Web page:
euro europe le pen

Here’s What To Expect If Things Go “Wrong” In France

Well here we are, one day on following a setback for European populism, and as noted this morning, the “never Geert” rally pushed up both the single currency and regional stocks overnight in a truly impressive fit of optimism (although the equity rally has faded a bit since)…


In light of recent events – and considering OATs quickly gave back gains – we thought a bit of sobriety might be in order.

After all, the French elections haven’t happened yet and as such, “Le Pen risk” is hardly off the table.

We’ve spent a considerable amount of time in these pages discussing the extent to which € credit markets seem to be woefully mispriced ahead of 2017’s biggest (scheduled) political event. Indeed, the premium the market’s giving you on French IG versus non-French IG is pitifully thin and as far as French junk versus non-French high yield is concerned, there’s virtually no compensation for redenomination risk at all.

In a note dated Wednesday (4:42 EST, to be exact), Goldman lays out what to expect on the off chance Le Pen manages to emerge victorious. Below, find the bullet points.

Via Goldman

In recent weeks, the 2017 French presidential election has been at the forefront of European political risks. Market participants have focused on rising support for populist Front National (FN) candidate Marine Le Pen and associated ‘re- denomination risk’.

Although our economists believe that Ms. Le Pen is unlikely to win the election, they estimate that she has the potential to outperform current opinion polls in the first round. We consider the potential impact on European equities of a Le Pen victory using the framework provided by our economists. We would expect:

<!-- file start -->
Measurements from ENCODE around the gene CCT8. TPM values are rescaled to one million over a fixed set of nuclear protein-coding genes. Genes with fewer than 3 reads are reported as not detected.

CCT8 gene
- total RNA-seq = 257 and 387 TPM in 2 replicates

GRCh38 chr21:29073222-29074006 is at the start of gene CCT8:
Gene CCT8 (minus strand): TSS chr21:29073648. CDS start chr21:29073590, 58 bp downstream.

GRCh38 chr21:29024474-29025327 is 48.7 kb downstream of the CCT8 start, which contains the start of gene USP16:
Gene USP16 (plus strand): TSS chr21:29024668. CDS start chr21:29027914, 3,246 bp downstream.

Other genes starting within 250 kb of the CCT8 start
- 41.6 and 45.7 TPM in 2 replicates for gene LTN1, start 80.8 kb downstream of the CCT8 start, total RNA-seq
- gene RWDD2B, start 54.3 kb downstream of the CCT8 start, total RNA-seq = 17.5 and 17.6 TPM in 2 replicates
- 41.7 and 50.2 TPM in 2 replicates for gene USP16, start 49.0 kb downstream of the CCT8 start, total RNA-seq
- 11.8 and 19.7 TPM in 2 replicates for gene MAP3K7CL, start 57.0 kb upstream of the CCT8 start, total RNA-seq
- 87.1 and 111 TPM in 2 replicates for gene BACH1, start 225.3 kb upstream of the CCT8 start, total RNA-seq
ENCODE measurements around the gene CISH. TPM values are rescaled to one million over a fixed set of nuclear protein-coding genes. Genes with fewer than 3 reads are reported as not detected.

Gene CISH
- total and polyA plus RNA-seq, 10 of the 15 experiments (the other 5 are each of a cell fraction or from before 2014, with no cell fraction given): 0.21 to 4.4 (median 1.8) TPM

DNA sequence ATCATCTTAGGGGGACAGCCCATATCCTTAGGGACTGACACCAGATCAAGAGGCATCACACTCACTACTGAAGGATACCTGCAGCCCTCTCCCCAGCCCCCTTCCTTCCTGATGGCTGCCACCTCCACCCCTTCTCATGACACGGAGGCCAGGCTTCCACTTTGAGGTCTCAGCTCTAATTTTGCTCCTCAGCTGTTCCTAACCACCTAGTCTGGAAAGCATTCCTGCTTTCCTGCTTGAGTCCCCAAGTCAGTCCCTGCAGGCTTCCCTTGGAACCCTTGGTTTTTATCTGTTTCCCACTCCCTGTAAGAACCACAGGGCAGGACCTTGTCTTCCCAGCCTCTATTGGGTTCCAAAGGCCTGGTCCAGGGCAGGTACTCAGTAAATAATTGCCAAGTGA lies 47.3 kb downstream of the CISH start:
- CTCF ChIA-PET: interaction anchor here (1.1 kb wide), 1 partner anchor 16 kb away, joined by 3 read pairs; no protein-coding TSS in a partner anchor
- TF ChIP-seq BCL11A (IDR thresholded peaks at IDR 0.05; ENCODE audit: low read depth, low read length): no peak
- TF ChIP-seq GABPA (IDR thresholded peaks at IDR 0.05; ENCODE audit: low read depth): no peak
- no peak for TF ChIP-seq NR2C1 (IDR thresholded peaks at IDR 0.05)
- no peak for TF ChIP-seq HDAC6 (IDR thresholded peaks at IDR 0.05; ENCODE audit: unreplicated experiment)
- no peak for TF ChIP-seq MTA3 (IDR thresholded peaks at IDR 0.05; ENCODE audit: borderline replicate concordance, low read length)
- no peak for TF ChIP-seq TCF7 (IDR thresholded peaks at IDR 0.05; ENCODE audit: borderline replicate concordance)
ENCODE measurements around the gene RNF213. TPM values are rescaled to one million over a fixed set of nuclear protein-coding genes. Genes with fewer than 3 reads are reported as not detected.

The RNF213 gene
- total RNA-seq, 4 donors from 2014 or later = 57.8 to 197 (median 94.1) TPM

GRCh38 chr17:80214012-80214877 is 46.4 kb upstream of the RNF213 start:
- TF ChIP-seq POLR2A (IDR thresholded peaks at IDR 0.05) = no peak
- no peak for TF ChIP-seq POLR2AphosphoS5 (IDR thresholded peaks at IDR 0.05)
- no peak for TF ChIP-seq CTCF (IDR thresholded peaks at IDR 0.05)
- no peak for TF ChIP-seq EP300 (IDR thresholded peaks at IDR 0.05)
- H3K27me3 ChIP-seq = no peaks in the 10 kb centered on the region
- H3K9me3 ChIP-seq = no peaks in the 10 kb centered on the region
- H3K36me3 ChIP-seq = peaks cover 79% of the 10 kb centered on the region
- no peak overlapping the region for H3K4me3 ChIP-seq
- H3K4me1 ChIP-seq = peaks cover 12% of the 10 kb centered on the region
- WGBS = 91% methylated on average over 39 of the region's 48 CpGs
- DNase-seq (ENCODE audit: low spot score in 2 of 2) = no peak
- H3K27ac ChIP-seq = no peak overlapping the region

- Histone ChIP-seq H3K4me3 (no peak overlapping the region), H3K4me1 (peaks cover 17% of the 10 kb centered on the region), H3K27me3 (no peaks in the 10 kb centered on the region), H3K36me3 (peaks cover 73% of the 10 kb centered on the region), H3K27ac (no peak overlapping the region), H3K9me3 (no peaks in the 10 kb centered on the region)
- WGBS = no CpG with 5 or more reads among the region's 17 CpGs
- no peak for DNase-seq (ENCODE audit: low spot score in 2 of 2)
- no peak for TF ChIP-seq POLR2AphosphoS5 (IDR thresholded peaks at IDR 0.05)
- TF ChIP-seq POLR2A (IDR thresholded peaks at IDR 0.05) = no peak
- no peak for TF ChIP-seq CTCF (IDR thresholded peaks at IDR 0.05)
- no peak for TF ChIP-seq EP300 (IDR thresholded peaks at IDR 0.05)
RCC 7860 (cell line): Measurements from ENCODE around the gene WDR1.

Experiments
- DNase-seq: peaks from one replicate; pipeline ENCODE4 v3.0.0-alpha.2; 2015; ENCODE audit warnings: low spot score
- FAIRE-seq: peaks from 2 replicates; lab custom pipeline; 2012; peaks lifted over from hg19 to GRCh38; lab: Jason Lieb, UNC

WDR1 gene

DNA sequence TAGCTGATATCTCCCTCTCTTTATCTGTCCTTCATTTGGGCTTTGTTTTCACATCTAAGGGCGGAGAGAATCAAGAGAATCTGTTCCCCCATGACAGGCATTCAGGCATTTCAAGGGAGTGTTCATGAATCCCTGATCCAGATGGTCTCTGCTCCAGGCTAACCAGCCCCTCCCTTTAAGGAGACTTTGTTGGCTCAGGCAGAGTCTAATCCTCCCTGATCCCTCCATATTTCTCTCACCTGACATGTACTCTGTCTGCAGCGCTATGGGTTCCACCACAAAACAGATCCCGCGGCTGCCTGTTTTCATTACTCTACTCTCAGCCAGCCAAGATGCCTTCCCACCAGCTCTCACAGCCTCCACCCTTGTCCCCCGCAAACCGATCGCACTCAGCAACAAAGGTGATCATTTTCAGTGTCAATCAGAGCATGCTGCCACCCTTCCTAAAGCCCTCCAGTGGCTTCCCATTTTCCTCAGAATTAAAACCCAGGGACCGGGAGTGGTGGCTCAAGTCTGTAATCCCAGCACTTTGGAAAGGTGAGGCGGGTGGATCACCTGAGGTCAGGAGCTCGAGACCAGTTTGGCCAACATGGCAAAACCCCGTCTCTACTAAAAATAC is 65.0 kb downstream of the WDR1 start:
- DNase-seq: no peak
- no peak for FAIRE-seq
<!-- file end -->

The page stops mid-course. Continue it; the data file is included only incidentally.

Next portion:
• A steep rise in the equity risk premium (ERP) to levels last seen during the Euro area crisis (i.e., to 8%-9% vs. 7.5% currently), implying a downside move of 13% to 21% for European equities.


  • A significant widening of sovereign spreads.
  • A large sell-off in European risk assets. We would expect the clear relative winners to be the DAX, SMI and FTSE 100. The last two are defensive indices and, moreover, are not in the Euro area. The DAX would benefit as investors turn to German assets given increased re-denomination risk in the Euro area. We would expect Euro area Banks (SX7E), the FTSE MIB and CAC 40 to be worst hit, followed by the IBEX.


  • We would expect Country selection to become more important than Sector selection, as was the case before the introduction of the single currency and during a brief episode of the Euro area sovereign debt crisis.

And speaking of “last seen during the sovereign debt crisis” and “mispriced” markets, don’t forget just how sanguine € credit truly is versus 2011/2012 despite the outsized representation of French credit risk at the index level…


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